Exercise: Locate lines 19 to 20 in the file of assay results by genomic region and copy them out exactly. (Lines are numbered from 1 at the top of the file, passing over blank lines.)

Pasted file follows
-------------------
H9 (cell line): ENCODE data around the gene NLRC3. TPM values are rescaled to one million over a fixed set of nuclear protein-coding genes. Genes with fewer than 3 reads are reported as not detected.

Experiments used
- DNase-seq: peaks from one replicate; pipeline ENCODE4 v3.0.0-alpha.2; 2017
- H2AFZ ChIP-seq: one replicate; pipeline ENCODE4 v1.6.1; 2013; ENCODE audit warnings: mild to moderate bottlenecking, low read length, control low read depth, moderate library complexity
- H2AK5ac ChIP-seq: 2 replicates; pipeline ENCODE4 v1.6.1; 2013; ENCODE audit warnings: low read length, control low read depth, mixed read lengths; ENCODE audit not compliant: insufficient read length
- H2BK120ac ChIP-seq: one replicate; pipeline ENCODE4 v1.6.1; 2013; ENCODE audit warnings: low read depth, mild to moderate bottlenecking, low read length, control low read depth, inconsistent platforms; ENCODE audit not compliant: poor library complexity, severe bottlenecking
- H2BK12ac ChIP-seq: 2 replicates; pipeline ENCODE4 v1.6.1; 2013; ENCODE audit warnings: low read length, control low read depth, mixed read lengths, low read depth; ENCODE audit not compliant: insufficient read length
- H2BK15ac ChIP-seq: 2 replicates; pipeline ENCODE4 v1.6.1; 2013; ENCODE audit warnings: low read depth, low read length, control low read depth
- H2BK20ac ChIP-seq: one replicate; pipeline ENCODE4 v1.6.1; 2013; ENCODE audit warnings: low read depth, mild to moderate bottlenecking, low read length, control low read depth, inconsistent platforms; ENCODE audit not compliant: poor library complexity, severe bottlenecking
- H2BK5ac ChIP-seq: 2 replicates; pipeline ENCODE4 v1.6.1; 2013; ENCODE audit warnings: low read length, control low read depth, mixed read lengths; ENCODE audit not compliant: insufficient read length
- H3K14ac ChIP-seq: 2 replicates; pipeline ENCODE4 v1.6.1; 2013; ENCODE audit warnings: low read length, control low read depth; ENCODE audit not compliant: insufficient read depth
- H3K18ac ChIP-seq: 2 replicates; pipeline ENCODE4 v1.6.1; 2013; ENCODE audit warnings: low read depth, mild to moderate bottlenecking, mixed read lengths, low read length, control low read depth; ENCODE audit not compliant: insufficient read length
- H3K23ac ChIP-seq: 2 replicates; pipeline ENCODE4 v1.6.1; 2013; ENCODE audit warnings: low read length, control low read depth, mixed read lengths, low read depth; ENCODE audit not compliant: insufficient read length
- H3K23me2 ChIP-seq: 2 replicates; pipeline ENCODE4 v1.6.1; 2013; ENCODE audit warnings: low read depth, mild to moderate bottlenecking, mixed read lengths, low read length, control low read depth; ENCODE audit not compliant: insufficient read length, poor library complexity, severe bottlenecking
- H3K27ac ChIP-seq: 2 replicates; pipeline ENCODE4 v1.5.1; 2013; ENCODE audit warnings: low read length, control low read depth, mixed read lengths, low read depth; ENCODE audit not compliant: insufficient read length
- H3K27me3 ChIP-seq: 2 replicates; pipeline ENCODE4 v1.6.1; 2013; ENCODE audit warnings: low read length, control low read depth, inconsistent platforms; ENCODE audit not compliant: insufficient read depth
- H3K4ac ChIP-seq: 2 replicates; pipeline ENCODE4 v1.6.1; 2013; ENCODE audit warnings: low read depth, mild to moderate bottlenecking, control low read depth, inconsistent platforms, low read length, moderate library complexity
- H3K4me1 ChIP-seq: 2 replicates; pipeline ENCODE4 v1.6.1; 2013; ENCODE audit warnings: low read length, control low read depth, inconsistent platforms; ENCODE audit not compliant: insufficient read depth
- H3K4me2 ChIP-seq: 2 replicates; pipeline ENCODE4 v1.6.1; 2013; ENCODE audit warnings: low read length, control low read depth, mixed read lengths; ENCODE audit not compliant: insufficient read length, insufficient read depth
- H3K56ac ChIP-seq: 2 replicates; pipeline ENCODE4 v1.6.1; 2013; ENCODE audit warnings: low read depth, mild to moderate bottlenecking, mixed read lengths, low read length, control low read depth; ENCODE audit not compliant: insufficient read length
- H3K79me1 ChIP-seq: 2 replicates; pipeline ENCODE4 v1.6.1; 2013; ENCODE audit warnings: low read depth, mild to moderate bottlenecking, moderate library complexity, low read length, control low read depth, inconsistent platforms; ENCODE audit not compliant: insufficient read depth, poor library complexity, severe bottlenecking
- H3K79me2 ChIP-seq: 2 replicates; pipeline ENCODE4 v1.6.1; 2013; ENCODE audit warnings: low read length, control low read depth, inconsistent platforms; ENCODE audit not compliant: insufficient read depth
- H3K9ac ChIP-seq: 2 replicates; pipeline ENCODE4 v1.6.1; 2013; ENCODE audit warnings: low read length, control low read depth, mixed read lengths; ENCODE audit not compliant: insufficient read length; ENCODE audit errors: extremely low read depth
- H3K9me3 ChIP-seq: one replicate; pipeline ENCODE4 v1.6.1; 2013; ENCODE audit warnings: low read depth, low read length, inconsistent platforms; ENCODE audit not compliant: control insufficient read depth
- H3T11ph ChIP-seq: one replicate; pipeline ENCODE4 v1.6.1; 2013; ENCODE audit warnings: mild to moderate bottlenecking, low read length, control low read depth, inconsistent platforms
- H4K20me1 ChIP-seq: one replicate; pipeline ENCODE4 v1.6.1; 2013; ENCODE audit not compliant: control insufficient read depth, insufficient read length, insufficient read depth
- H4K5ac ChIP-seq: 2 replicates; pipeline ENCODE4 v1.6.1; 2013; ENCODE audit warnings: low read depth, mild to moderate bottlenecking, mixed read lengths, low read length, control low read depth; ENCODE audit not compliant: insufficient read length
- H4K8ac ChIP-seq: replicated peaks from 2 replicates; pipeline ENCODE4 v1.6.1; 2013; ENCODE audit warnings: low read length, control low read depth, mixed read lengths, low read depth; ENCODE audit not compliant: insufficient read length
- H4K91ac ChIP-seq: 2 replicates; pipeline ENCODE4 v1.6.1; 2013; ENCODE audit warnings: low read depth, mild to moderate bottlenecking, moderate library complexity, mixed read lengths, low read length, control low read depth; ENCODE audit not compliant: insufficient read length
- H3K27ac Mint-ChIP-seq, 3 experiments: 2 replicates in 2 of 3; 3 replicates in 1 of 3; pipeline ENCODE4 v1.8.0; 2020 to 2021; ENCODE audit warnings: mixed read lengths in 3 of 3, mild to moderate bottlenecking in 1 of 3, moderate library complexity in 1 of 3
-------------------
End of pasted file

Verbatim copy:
- H3K4me2 ChIP-seq: 2 replicates; pipeline ENCODE4 v1.6.1; 2013; ENCODE audit warnings: low read length, control low read depth, mixed read lengths; ENCODE audit not compliant: insufficient read length, insufficient read depth
- H3K56ac ChIP-seq: 2 replicates; pipeline ENCODE4 v1.6.1; 2013; ENCODE audit warnings: low read depth, mild to moderate bottlenecking, mixed read lengths, low read length, control low read depth; ENCODE audit not compliant: insufficient read length